More than 300 people, most of them strangers to each other, showed up at Arlington National Cemetery on February 23, 2023, to ensure that U.S. Navy Gunner’s Mate 3rd Class (GM3) Herman Schmidt would not be buried alone.
Service members from every military branch attended, as well as Arlington police and firefighters, young people from the Civil Air Patrol, and civilians—some wearing veteran baseball caps or leather vests with unit patches. All attended to pay last respects to the World War II veteran from the battleship USS Oklahoma, which capsized during the attack on Pearl Harbor on December 7, 1941. Many brought a single rose or a bouquet of flowers.
Schmidt died, along with 429 shipmates, after Japanese torpedoes capsized the battleship. Originally from Sheridan, Wyoming, Schmidt, a husband and father of a newborn son, had served in the Navy for at least four years before his death. Initially buried as an unknown at the National Memorial Cemetery of the Pacific in Hawaii, his remains were eventually identified as part of a 2015 Defense POW/MIA Accounting Agency project to identify all of the Oklahoma’s crew.
Schmidt’s son, now more than 80 years old, lives in Wyoming; the only relative who could attend the funeral service was his great nephew, Gary Bishop, and his wife. Navy Chaplain (LCDR) Robert Price, who would conduct the service, put out a notice to his church for anyone to attend. The word spread from there. Veteran and patriotic groups sent out emails. More and more people learned about the World War II veteran’s service and decided to attend. And they came in droves.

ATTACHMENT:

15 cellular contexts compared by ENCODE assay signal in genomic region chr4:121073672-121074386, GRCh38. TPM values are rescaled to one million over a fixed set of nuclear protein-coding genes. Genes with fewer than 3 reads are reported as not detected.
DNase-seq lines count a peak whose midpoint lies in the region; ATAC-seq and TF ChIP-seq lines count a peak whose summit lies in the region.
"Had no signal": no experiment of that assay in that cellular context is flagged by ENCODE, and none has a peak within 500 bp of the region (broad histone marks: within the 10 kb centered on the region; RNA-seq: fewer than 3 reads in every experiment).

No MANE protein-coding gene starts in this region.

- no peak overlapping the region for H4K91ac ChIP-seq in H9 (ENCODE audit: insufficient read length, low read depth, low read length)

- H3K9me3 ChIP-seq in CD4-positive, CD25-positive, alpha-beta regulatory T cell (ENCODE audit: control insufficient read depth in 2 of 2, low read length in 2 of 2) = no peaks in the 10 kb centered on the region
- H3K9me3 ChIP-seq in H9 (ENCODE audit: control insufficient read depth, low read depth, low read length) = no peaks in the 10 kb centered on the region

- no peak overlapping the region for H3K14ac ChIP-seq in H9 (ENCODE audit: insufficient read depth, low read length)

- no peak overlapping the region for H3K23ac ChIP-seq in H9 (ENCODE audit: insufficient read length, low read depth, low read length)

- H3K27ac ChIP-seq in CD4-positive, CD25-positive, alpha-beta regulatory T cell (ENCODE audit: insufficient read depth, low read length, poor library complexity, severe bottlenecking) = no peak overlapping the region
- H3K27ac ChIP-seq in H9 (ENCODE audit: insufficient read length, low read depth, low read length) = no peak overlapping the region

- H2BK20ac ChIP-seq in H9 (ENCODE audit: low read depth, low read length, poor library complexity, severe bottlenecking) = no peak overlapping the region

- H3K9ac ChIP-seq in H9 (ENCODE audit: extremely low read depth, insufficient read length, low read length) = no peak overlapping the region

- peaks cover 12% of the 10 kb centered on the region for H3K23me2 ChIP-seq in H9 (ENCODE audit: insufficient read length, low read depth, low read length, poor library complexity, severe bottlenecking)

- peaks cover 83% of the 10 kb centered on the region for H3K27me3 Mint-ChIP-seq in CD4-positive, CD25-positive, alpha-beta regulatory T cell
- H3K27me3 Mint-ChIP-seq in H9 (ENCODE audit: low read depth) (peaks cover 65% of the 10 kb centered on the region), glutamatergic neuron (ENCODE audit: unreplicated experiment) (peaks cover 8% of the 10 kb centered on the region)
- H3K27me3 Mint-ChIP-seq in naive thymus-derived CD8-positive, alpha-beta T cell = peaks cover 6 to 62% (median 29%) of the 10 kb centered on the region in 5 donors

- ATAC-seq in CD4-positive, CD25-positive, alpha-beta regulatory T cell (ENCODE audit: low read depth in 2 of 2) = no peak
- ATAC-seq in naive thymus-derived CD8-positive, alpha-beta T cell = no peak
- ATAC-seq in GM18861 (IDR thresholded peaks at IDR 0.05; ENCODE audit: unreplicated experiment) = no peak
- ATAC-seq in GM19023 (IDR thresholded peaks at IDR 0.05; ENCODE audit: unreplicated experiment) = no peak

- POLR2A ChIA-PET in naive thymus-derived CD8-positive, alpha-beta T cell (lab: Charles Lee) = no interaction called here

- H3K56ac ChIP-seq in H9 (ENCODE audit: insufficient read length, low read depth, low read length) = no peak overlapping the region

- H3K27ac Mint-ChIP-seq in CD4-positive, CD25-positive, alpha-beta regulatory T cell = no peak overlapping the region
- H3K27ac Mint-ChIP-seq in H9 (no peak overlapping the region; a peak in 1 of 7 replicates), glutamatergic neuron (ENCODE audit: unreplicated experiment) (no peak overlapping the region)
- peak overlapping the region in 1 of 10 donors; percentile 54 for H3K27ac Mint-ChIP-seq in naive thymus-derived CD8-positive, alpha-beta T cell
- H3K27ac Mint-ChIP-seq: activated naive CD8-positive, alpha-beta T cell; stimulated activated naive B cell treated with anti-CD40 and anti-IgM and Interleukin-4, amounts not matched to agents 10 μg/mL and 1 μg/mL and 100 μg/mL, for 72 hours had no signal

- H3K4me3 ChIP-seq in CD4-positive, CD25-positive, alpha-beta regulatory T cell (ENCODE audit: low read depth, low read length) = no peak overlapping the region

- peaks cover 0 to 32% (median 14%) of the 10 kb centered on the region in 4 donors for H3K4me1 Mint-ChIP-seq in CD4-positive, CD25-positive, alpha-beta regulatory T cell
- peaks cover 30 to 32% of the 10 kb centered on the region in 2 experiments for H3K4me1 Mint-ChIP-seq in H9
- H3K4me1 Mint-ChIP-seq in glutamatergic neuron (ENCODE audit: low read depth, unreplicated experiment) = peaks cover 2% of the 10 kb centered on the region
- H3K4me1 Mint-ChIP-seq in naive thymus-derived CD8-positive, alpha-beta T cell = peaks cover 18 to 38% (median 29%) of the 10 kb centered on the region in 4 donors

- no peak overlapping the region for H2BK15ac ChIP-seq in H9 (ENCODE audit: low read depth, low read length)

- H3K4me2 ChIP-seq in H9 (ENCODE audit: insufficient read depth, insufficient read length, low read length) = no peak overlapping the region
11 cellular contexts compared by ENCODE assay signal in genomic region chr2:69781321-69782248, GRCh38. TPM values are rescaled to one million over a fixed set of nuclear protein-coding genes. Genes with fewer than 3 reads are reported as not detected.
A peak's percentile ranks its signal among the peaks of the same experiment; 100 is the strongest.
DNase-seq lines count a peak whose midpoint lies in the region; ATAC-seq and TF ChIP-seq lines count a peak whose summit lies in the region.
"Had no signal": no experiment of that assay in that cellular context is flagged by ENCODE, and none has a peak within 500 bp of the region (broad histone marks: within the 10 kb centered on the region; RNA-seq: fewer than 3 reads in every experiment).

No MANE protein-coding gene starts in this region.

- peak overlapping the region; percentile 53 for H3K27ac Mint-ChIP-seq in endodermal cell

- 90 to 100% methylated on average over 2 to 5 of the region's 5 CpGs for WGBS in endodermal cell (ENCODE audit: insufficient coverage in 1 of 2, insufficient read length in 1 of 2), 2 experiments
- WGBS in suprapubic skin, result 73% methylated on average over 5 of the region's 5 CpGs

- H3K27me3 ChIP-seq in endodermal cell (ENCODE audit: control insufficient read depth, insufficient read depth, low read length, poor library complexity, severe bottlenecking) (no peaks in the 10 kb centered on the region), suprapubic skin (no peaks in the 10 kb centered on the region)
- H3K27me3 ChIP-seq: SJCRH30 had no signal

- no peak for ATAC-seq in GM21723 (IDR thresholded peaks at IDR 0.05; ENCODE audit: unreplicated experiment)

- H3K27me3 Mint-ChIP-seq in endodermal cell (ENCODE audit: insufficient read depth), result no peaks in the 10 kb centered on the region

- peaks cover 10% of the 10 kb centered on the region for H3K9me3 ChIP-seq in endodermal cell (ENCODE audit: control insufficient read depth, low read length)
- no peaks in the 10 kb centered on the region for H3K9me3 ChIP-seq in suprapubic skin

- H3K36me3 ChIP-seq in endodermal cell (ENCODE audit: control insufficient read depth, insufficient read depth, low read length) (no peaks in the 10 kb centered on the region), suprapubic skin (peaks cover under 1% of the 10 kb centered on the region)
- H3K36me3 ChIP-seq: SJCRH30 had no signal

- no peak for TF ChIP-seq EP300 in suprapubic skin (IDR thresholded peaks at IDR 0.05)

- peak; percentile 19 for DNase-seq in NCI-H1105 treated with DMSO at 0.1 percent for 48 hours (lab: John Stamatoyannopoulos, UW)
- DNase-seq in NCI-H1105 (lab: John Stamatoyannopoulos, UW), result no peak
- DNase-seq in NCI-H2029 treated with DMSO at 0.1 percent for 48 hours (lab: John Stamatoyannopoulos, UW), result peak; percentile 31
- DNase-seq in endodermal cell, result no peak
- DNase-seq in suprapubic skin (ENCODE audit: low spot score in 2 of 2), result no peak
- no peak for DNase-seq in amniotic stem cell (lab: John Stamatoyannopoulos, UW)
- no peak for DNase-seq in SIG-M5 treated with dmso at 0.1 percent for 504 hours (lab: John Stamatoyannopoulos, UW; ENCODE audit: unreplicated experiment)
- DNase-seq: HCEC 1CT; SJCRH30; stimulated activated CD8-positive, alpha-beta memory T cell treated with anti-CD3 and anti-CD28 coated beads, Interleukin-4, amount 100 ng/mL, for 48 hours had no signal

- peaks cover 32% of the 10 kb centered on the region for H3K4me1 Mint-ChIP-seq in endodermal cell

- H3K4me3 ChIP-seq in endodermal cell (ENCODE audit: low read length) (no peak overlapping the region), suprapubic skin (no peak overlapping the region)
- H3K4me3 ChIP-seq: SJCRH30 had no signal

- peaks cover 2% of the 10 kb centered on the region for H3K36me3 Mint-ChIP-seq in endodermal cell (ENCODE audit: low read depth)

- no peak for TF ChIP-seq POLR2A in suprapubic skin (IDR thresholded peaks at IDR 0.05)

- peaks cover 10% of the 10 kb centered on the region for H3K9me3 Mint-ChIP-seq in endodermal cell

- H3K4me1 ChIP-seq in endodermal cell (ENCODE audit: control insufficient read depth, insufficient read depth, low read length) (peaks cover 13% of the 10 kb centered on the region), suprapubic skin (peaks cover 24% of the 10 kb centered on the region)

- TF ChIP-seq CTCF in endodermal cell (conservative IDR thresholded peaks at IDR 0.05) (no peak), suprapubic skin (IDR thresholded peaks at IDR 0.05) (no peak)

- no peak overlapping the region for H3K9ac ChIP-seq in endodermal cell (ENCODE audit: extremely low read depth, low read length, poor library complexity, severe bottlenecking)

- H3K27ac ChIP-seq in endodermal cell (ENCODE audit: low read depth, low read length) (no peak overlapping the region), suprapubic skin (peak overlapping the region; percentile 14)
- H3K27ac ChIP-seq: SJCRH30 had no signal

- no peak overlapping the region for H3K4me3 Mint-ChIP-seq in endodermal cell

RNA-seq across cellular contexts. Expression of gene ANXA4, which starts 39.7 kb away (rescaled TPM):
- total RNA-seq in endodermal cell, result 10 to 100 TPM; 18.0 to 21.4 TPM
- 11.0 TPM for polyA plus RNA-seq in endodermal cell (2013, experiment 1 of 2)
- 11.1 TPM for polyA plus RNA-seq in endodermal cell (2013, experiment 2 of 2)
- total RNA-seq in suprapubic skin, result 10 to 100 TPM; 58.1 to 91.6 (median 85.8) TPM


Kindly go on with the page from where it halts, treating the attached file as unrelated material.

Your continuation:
Army Lt. Col. Melanie Rowland found out about the service from a West Point Society email, and attended with her husband, Navy Capt. Roy Apseloff. “I thought it was very fitting that we honored a brother in arms who is going to be laid to rest,” Rowland said, adding that the outpouring from the public “restored my hope in this country.” Retired Air Force Master Sgt. Dan Kolcun learned about the service from his American Legion Riders’ group. “I had the impression that there was going to be maybe one or two people here,” he explained.
Kimberly Agnello, a civilian, was contacted by her local Daughters of the American Revolution chapter. “They were calling on the daughters to come out and support a patriot,” she said. “I was also intrigued that they were able to identify his remains after all these years and finally put him to rest and let his family know,” she added as she teared up. “That was really special.” Standing next to Agnello was her friend Mea Peterson, who had been injured in Iraq while serving as an Army sergeant. “I understand what that support means to the family,” she said, “as I’ve been here in this situation before with other friends.” Her voice broke as she finished her sentence.
Schmidt’s great nephew, Gary Bishop, admitted to being astonished by the crowd. “I didn’t know if there would be six people here,” he remarked.
At the funeral service, Chaplain Price asked the crowd why they had all come. Then he answered his own question: “We are here today because we are a people who do not forget those who have stood the watch and have sacrificed for us.” Then he turned to the urn holding Schmidt’s ashes and declared, “Welcome home GM3 Schmidt. Fair winds and following seas, you stand relieved. We have the watch!” He could have been speaking for everyone in attendance.